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Industry Reimbursement for Entering Patients into Clinical Trials: Legal and Ethical Issues

David S. Shimm, MD; and Roy G. Spece Jr., JD
[+] Article, Author, and Disclosure Information

Grant Support: By an American Cancer Society Clinical Oncology Career Development Award; a gift from the Dick Thurman Memorial; a Law College Association grant; and DHHS/NIH Cancer Center Core Grant CA-23074.

Requests for Reprints: David S. Shimm, MD, Department of Radiation Oncology, University of Arizona College of Medicine, 1501 North Campbell Avenue, Tucson, Arizona 85724.

Current Author Addresses: Dr. Shimm: Department of Radiation Oncology, University of Arizona College of Medicine, 1501 North Campbell Avenue, Tucson, AZ 85724.

Mr. Spece: University of Arizona College of Law, Tucson, AZ 85721.

©1991 American College of PhysiciansAmerican College of Physicians

Ann Intern Med. 1991;115(2):148-151. doi:10.7326/0003-4819-115-2-148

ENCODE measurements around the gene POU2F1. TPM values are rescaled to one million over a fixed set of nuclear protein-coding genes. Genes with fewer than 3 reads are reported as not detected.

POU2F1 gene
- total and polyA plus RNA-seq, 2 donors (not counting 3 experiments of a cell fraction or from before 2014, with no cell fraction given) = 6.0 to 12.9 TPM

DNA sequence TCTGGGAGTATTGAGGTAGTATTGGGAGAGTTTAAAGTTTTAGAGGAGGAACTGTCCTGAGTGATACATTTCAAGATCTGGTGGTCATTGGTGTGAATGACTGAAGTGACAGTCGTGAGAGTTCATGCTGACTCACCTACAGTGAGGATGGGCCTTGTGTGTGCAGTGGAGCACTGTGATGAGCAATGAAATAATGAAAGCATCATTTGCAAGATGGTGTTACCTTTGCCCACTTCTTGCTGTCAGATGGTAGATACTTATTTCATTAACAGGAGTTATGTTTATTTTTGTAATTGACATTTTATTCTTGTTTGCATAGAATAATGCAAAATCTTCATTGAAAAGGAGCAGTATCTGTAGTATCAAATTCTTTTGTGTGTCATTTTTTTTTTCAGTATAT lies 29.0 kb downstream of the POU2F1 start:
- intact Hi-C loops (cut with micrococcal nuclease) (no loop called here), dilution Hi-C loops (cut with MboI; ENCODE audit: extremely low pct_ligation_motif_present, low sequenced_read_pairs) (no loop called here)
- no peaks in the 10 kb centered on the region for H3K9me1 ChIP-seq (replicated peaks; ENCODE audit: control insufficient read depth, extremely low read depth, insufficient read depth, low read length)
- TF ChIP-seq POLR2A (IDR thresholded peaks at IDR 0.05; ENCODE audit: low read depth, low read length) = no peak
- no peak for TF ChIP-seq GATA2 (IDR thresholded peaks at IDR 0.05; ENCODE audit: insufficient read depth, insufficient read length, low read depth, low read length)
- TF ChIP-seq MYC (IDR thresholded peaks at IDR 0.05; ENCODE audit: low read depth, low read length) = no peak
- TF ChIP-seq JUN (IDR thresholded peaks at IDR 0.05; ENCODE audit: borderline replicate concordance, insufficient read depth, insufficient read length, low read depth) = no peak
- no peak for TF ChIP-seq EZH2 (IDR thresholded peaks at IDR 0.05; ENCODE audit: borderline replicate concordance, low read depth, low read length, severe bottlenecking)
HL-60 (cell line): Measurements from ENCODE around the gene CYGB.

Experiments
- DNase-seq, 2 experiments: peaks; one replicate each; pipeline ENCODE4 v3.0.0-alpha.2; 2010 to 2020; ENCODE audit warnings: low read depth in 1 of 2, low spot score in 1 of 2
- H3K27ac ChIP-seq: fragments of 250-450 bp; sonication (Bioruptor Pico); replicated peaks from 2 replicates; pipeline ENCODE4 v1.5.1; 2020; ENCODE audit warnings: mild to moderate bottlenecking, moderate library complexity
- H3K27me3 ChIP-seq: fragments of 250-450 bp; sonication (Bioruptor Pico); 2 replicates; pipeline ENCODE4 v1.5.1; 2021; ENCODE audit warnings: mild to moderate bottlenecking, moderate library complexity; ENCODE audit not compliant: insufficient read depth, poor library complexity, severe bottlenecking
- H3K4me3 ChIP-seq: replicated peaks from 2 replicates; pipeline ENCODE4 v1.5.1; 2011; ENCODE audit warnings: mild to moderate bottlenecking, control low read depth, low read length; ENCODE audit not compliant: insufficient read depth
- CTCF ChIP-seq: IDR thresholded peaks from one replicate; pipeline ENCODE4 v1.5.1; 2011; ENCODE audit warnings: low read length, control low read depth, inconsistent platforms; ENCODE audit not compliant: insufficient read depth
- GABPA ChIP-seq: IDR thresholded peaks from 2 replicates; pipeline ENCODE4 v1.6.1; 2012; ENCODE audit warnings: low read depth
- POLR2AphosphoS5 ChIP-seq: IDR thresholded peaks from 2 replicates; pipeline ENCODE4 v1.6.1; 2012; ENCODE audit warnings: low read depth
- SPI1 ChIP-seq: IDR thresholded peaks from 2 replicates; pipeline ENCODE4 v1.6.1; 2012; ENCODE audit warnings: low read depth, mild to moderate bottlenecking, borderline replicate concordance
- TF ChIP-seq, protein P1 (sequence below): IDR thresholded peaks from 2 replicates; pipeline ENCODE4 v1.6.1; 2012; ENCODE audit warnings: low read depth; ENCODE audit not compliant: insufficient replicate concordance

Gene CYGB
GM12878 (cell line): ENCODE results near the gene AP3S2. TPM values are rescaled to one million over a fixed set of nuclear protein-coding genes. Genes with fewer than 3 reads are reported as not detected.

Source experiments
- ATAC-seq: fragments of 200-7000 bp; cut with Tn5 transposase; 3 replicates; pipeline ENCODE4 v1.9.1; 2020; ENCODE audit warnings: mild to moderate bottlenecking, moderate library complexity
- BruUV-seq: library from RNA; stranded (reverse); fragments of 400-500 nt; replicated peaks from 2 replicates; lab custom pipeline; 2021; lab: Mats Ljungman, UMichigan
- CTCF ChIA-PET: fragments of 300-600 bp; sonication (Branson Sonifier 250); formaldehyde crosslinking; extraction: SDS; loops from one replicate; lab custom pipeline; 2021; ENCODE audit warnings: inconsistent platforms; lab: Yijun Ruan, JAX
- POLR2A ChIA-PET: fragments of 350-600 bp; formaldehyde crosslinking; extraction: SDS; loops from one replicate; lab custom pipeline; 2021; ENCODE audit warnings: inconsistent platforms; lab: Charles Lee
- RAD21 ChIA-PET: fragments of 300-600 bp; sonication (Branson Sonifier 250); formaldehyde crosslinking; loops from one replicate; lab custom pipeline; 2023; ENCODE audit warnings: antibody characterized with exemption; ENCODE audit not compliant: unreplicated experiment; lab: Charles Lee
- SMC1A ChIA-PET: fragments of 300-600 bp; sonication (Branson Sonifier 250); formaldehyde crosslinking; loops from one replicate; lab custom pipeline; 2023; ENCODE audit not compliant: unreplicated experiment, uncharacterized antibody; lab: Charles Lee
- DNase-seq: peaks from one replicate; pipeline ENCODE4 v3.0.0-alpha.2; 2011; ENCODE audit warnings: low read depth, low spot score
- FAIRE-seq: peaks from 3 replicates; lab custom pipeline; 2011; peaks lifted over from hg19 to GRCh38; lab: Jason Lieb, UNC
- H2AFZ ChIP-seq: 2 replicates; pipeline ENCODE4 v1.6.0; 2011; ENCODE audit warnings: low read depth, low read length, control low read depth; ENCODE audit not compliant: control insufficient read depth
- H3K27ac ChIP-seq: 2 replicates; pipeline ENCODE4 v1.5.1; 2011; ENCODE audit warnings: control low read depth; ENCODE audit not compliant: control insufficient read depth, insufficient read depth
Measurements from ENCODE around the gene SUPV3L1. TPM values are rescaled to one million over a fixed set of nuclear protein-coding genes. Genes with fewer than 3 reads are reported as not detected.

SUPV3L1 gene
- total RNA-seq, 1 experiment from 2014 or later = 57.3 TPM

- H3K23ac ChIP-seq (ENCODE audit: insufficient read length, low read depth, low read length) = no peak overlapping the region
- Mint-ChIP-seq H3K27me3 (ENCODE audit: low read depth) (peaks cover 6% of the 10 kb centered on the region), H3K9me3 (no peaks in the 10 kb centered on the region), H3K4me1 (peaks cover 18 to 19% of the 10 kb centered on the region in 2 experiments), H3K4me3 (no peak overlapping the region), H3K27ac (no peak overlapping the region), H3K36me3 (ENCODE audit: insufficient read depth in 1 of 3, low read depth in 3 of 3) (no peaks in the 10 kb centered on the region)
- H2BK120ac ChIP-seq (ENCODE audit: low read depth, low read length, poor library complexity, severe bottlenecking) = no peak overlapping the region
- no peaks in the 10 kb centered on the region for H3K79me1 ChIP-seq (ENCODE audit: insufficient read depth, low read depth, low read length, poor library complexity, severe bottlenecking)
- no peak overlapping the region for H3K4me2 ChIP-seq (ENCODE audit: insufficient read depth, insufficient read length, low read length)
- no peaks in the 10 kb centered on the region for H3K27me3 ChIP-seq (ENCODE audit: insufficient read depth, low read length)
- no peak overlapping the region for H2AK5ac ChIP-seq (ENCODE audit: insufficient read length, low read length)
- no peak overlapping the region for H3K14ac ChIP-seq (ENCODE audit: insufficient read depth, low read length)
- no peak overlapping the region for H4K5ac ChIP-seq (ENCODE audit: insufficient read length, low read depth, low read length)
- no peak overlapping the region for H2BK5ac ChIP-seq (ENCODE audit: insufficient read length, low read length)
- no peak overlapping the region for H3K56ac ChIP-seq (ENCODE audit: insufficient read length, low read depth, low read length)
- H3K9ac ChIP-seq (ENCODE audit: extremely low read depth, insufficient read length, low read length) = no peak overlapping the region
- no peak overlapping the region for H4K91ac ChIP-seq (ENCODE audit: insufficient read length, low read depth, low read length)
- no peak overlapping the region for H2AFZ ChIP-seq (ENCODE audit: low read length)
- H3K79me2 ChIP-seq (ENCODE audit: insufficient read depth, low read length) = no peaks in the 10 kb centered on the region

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▪ Pharmaceutical manufacturers commonly contract with clinical investigators for pre-market testing of new products. The per-patient reimbursement offered to the investigator generally exceeds the per-patient costs incurred by the investigator. This excess represents a windfall that can be used to pay for travel, equipment, or supplies, or to fund research for which the investigator cannot obtain funding through peer-reviewed granting channels. This excess raises a potential conflict of interest, because it may lead the investigator to propose experimental treatment for a patient when the patient might be better served by conventional treatment or by no treatment at all. Not only does this situation pose a conflict of interest, it also is a conflict of which few patients are aware and fewer are informed. We propose that all experimental subjects be informed of the source, amount, and mechanism of funding for the experimental treatments they undergo. Further, we propose that payments from pharmaceutical manufacturers for pre-market testing of drugs go to the medical school dean rather than to the individual investigator. With this money, the dean can defray the direct as well as the indirect costs of the clinical study; the remainder, which would otherwise go directly to the investigator, should be placed in a funding pool for which the entire medical school could compete. This solution largely eliminates conflict of interest, addresses informed consent, and reasonably balances the interests of the experimental subject, the clinical investigator, the pharmaceutical manufacturer, and the academic institution.





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